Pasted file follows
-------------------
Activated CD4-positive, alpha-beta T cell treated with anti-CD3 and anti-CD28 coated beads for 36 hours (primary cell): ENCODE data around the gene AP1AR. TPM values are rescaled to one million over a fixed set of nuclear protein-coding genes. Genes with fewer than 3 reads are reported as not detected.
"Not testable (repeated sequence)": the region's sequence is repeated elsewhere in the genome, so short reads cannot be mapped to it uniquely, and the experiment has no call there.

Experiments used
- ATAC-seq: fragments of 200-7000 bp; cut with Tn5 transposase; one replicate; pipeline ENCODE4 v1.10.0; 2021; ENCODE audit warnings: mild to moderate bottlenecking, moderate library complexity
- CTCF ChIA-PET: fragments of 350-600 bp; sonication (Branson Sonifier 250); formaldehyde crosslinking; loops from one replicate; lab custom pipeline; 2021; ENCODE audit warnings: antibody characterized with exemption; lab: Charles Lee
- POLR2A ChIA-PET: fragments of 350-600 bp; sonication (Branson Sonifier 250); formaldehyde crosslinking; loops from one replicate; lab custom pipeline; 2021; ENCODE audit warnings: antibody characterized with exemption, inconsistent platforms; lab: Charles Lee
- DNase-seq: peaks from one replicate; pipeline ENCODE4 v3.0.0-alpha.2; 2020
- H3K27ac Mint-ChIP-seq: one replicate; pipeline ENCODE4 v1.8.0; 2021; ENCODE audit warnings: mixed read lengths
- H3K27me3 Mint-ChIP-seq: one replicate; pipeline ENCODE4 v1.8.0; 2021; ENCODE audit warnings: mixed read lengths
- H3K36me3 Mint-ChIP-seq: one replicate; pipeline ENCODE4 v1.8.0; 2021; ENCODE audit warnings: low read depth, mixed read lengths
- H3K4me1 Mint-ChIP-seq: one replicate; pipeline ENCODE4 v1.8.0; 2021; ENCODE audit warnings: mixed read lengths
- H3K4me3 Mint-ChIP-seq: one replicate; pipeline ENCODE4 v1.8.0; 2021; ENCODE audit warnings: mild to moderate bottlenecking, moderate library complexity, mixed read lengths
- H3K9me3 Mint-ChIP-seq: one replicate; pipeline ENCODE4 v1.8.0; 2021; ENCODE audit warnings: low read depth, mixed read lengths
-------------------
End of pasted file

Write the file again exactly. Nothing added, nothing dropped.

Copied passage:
Activated CD4-positive, alpha-beta T cell treated with anti-CD3 and anti-CD28 coated beads for 36 hours (primary cell): ENCODE data around the gene AP1AR. TPM values are rescaled to one million over a fixed set of nuclear protein-coding genes. Genes with fewer than 3 reads are reported as not detected.
"Not testable (repeated sequence)": the region's sequence is repeated elsewhere in the genome, so short reads cannot be mapped to it uniquely, and the experiment has no call there.

Experiments used
- ATAC-seq: fragments of 200-7000 bp; cut with Tn5 transposase; one replicate; pipeline ENCODE4 v1.10.0; 2021; ENCODE audit warnings: mild to moderate bottlenecking, moderate library complexity
- CTCF ChIA-PET: fragments of 350-600 bp; sonication (Branson Sonifier 250); formaldehyde crosslinking; loops from one replicate; lab custom pipeline; 2021; ENCODE audit warnings: antibody characterized with exemption; lab: Charles Lee
- POLR2A ChIA-PET: fragments of 350-600 bp; sonication (Branson Sonifier 250); formaldehyde crosslinking; loops from one replicate; lab custom pipeline; 2021; ENCODE audit warnings: antibody characterized with exemption, inconsistent platforms; lab: Charles Lee
- DNase-seq: peaks from one replicate; pipeline ENCODE4 v3.0.0-alpha.2; 2020
- H3K27ac Mint-ChIP-seq: one replicate; pipeline ENCODE4 v1.8.0; 2021; ENCODE audit warnings: mixed read lengths
- H3K27me3 Mint-ChIP-seq: one replicate; pipeline ENCODE4 v1.8.0; 2021; ENCODE audit warnings: mixed read lengths
- H3K36me3 Mint-ChIP-seq: one replicate; pipeline ENCODE4 v1.8.0; 2021; ENCODE audit warnings: low read depth, mixed read lengths
- H3K4me1 Mint-ChIP-seq: one replicate; pipeline ENCODE4 v1.8.0; 2021; ENCODE audit warnings: mixed read lengths
- H3K4me3 Mint-ChIP-seq: one replicate; pipeline ENCODE4 v1.8.0; 2021; ENCODE audit warnings: mild to moderate bottlenecking, moderate library complexity, mixed read lengths
- H3K9me3 Mint-ChIP-seq: one replicate; pipeline ENCODE4 v1.8.0; 2021; ENCODE audit warnings: low read depth, mixed read lengths